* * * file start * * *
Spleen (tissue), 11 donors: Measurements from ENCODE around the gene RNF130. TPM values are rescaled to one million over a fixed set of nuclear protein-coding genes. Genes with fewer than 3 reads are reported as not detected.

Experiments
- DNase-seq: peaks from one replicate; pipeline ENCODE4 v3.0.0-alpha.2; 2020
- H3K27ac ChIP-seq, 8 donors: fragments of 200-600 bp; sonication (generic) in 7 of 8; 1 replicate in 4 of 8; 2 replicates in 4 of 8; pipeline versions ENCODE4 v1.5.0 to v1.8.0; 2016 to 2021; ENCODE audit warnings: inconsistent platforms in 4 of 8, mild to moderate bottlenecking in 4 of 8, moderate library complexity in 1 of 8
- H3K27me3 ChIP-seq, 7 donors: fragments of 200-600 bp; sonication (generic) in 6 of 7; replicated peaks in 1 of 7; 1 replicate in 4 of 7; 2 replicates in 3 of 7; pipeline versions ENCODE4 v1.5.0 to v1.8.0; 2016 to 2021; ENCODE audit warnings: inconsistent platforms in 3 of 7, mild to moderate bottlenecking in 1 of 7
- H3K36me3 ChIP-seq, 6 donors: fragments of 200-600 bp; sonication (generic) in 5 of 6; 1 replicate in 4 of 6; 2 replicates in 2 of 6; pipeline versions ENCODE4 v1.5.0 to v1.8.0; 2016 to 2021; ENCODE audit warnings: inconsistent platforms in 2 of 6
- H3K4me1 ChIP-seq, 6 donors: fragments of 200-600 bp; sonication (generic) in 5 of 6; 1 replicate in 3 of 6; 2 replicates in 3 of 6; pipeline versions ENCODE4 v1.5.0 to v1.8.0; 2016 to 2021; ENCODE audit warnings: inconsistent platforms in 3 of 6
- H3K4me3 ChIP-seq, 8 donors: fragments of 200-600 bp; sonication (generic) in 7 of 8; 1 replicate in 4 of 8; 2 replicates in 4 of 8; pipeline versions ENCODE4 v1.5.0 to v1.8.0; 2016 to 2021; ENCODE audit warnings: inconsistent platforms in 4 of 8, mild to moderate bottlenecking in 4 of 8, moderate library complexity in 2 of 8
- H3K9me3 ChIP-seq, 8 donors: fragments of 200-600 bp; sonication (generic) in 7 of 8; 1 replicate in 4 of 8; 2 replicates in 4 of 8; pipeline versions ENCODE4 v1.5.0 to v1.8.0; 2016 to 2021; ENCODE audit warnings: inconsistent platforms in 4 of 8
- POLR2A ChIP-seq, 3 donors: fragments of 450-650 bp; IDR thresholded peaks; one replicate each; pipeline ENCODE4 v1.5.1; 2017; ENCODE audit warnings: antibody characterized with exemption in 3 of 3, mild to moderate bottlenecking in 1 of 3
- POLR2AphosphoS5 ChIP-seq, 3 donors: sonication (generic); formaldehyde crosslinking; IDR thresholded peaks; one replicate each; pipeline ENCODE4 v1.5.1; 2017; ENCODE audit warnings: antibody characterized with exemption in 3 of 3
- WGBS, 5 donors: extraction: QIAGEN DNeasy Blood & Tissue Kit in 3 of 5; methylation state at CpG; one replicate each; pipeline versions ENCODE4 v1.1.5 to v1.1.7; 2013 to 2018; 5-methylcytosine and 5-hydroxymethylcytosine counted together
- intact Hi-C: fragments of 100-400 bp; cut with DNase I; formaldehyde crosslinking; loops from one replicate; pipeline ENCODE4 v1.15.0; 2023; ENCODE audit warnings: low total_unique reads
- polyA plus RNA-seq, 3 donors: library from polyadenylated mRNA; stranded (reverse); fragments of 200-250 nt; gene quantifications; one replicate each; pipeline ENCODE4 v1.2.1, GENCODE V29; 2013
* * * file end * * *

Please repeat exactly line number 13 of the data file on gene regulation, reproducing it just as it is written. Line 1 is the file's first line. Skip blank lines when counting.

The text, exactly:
- intact Hi-C: fragments of 100-400 bp; cut with DNase I; formaldehyde crosslinking; loops from one replicate; pipeline ENCODE4 v1.15.0; 2023; ENCODE audit warnings: low total_unique reads